Fiji begins assessing damage after ferocious cyclone

By NICK PERRY - Associated Press ,

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A tree blocks a road after it was blown down by the encroaching cyclone Winston in Nakasi, Fiji.

A tree blocks a road after it was blown down by the encroaching cyclone Winston in Nakasi, Fiji. (Photo: Jonacani Lalakobau/Fiji Times via AP)

WELLINGTON, New Zealand (AP) — Residents of Fiji were beginning to clean up and assess the damage Sunday after a ferocious cyclone tore through the Pacific island chain overnight.

There were no immediate reports of fatalities, although aid workers said it would take at least a day to establish communications with some of the smaller islands that were directly in Cyclone Winston's path. There were widespread reports of damage, with many homes and crops destroyed.

Authorities were urging people to remain indoors as they cleared fallen trees and power lines. They said all schools would be closed for a week to allow time for the cleanup.

On Saturday, the government imposed a nationwide curfew and declared a 30-day state of natural disaster, giving extra powers to police to arrest people without a warrant in the interest of public safety.

Wind speeds from Cyclone Winston were estimated at up to 285 kilometers (177 miles) per hour. The cyclone moved westward overnight along the northern coast of the main island, Viti Levu, before continuing out to sea.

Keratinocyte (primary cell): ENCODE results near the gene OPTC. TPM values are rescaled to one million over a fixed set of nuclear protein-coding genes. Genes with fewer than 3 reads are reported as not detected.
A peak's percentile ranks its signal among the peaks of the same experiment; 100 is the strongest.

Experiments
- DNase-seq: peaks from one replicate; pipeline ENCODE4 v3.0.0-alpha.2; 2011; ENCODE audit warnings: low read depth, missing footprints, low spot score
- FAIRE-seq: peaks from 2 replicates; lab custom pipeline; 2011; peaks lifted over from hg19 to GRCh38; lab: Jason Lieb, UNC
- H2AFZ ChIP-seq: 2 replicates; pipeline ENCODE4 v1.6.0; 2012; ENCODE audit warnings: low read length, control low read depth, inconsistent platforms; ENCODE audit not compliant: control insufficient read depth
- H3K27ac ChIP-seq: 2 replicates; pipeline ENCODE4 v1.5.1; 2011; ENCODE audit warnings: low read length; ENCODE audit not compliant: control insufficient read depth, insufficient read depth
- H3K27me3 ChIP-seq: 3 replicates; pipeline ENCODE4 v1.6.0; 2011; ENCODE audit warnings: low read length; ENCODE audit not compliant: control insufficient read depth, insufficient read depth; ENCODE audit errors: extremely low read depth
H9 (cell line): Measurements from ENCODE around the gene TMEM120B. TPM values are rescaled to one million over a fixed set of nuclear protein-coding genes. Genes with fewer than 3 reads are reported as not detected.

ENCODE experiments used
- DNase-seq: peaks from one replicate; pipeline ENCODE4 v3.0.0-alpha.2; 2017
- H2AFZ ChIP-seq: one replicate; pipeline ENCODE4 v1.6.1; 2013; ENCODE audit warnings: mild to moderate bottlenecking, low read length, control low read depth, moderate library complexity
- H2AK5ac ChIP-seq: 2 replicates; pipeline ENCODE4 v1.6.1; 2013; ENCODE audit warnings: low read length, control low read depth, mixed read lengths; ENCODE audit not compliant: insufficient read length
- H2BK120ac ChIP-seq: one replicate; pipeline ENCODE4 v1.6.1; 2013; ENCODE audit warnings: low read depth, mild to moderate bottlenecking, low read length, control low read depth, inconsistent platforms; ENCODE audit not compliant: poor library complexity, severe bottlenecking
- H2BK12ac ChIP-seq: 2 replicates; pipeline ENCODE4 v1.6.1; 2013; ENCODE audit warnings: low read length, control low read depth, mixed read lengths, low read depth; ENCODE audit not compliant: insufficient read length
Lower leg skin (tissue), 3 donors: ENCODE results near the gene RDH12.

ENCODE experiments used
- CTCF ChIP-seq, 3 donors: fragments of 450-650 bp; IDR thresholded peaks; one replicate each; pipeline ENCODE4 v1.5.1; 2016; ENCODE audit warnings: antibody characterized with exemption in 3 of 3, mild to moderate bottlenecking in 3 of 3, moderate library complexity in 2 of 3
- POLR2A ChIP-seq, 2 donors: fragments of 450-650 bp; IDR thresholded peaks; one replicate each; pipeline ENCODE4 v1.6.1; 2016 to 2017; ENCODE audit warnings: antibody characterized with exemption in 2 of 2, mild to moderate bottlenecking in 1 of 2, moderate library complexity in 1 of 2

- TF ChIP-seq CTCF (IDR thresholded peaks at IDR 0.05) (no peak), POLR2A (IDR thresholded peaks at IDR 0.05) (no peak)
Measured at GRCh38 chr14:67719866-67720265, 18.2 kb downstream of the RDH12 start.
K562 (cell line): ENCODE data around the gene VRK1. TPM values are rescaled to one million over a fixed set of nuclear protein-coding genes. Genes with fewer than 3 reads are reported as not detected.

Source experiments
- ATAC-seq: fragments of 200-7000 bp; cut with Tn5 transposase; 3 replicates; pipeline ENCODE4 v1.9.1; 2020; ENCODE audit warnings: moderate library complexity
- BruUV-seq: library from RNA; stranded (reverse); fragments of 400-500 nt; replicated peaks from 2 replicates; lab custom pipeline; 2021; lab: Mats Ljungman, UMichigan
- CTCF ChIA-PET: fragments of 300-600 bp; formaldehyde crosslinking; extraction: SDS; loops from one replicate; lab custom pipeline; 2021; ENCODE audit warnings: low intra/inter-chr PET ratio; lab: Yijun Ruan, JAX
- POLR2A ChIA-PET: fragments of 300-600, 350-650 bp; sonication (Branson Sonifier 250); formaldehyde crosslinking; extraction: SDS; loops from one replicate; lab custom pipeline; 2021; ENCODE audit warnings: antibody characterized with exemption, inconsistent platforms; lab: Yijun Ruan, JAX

Fiji's capital, Suva, located in the southern part of the main island, was not directly in the cyclone's path and avoided the worst of its destructive power.

"Truth be told, we've gotten off pretty lightly here in the capital," said Alice Clements, a spokeswoman for the aid agency UNICEF who lies in Suva. "It was still a pretty awful night. You could hear crashing trees and power lines, and popping rivets as roofs got lifted and ripped out."

She said there's foliage everywhere which looks like it has been put through a blender.

Clements said there's real concern for the welfare of people on the northern part of the main island and smaller islands elsewhere. She said many would have lost their homes and livelihoods.

She said the Fijian government is responding quickly by clearing vital roads.

Flights to Fiji were canceled on Saturday and Clements said some tourist resorts on the outer islands may have suffered damage.

Prime Minister Voreqe Bainimarama wrote on social media that the island's evacuation centers were operational and that the government was prepared to deal with a potential crisis.

"As a nation, we are facing an ordeal of the most grievous kind," he wrote. "We must stick together as a people and look after each other."

Fiji is home to about 900,000 people.

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